I shouldn’t have. I was sorely disappointed for this product. Though it claims to be for combination/oily skin, my skin became much more greasy after use. My acne also flared up. My face felt rather disgusting.

I’m not sure if Olay Deep Cleansing Face Wash was so drying that my face recoiled by going overboard with oil or if it just failed to cleanse my skin of oil but, either way, I was left with unpleasant skin.

I’ve been trying to Olay Deep Cleansing Face Wash Combination / Oily Skin up as it’s a rather large tube and I don’t want to be wasteful but it’s taking quite some time and every time I switched back to Olay, my break faces out and becomes covered in Oil again.

Perhaps I just need a different product or Olay Deep Cleansing Face Wash is a poor representation of Olay products but, either way, it can be improved.

Stepping Out IV, The Finale

Date Sat, June 7 2008

You might want to lavish some special attention on your feet, especially as warm weather invites us to don our peds with oh-so-revealing sandals and heels lest you become like many celebs whose lack of foot care becomes infamous online. I kid. Obviously, paparazzi aren’t busy following all of us around to snap pictures of our feet faux pas.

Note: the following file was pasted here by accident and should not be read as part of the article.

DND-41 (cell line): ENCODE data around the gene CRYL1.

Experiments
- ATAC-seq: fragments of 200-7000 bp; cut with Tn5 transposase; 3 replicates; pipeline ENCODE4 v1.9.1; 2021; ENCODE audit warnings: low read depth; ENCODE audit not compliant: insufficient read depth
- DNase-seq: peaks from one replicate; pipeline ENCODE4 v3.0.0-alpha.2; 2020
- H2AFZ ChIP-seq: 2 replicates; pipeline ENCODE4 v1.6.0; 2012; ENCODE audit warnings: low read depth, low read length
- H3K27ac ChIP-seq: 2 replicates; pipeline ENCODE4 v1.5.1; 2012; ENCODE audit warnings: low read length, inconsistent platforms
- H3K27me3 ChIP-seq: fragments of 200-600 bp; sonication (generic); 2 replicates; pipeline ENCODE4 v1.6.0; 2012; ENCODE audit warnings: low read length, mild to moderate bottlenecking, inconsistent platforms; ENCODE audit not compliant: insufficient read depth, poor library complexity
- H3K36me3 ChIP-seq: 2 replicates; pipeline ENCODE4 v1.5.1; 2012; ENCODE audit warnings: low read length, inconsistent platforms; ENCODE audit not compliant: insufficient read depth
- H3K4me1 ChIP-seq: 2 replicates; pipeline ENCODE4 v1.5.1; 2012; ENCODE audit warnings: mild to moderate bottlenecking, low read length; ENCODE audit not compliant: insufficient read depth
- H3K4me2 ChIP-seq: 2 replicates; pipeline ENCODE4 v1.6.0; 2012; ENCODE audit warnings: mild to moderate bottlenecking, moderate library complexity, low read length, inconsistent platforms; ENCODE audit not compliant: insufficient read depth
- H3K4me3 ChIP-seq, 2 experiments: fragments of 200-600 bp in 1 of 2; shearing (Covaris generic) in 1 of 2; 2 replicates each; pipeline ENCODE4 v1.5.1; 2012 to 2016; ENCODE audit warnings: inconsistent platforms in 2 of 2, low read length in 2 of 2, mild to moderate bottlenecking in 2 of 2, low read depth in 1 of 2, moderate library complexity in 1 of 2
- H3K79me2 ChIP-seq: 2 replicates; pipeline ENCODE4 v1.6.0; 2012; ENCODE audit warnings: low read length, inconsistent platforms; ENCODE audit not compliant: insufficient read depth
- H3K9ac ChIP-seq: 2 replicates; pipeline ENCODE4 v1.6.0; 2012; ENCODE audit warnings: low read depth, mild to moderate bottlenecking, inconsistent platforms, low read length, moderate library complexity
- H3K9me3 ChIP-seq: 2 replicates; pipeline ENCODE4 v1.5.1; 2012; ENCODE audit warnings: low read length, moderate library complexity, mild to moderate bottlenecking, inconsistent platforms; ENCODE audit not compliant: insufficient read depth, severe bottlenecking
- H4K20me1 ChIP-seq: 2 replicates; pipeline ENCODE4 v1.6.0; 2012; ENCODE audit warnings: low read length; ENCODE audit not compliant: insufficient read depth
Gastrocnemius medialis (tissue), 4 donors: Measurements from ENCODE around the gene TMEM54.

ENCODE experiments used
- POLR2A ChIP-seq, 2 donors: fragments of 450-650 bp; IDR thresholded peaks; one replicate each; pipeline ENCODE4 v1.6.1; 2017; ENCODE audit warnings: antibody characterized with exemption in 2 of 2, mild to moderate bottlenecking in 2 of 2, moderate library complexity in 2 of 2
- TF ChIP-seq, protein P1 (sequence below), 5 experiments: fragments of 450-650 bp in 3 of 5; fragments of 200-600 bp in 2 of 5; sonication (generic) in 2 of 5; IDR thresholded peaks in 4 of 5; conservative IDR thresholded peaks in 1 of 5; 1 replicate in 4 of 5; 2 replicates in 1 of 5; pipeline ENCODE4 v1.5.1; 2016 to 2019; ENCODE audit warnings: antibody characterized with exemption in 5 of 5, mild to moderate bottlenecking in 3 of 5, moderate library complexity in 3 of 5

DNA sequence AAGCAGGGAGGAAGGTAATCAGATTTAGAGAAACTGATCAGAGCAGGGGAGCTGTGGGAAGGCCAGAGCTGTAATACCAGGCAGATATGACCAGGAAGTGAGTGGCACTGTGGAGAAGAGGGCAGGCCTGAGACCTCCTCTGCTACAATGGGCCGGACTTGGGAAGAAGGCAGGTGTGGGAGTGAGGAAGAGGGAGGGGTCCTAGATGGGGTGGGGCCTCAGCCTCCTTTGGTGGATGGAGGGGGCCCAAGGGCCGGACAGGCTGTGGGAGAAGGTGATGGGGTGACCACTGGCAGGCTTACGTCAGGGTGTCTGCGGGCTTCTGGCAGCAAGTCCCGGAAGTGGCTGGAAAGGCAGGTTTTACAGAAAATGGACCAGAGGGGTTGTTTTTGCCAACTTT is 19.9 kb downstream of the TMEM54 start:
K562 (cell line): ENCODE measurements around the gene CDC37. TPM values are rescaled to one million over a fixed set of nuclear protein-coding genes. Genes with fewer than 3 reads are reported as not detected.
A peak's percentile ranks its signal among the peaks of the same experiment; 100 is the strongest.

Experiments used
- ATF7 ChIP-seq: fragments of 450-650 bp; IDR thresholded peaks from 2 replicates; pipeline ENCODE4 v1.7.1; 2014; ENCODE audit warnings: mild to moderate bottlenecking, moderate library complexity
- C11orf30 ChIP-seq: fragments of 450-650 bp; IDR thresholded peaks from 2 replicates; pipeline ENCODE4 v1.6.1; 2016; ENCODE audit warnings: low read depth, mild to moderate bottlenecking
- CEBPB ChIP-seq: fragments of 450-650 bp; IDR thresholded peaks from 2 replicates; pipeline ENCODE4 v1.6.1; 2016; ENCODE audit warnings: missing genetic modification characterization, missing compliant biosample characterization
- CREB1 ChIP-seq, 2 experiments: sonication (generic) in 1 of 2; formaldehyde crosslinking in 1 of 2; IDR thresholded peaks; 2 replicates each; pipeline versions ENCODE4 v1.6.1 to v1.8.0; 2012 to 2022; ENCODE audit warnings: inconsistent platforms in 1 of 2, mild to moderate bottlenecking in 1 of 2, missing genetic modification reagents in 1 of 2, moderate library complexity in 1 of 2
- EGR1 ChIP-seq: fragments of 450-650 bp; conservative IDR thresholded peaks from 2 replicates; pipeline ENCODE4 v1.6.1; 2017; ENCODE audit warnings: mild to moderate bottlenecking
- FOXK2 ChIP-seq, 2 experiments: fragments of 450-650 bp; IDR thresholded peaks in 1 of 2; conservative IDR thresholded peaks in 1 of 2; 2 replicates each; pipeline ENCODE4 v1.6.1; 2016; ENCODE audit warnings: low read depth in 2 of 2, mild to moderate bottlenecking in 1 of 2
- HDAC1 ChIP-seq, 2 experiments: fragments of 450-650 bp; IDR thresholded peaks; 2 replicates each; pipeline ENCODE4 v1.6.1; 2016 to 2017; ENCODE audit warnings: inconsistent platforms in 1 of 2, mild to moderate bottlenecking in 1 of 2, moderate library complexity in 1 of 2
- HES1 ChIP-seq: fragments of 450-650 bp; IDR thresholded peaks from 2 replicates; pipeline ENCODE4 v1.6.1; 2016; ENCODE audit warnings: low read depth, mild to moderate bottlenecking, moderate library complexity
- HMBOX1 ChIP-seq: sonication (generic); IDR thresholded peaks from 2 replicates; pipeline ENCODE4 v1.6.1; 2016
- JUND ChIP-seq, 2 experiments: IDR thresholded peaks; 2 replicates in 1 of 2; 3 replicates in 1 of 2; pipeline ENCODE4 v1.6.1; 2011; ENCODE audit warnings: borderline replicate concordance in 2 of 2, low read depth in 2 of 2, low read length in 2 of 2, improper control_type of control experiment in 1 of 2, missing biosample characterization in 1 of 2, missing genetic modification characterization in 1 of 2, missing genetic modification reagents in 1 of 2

In reality, I am not a fan of sandals or even open toes shoes because I don’t like my feet. Partly due to the fact that feet look, well, just weird and partly due to my feet having stubborn calluses as a result of many years running around outside barefoot.

However, I am always looking to remedy the latter issue and I’ve used several foot care products in the search of the “one” that will leave my feet silky soft and ‘smooth. I’ve used foot files, buffers and pumice stones along with various lotions to achieve varying results.

Pumice stones are one of the older methods of softening and smooth hard and dry calluses on feet. They’re pretty straight forward; it’s a stone made out of pumice. Sometimes they’re called “pumice sticks” when a handle is attached and sometimes they come with a brush or file attached to do multiple duties. Sometimes it comes in pretty colours or shapes and sometimes it looks like a lump of grey rock because, oh wait, that’s what pumice is (“a porous or spongy form of volcanic glass, used as an abrasive”). Pumice stones are natural and can be used as part of a green lifestyle!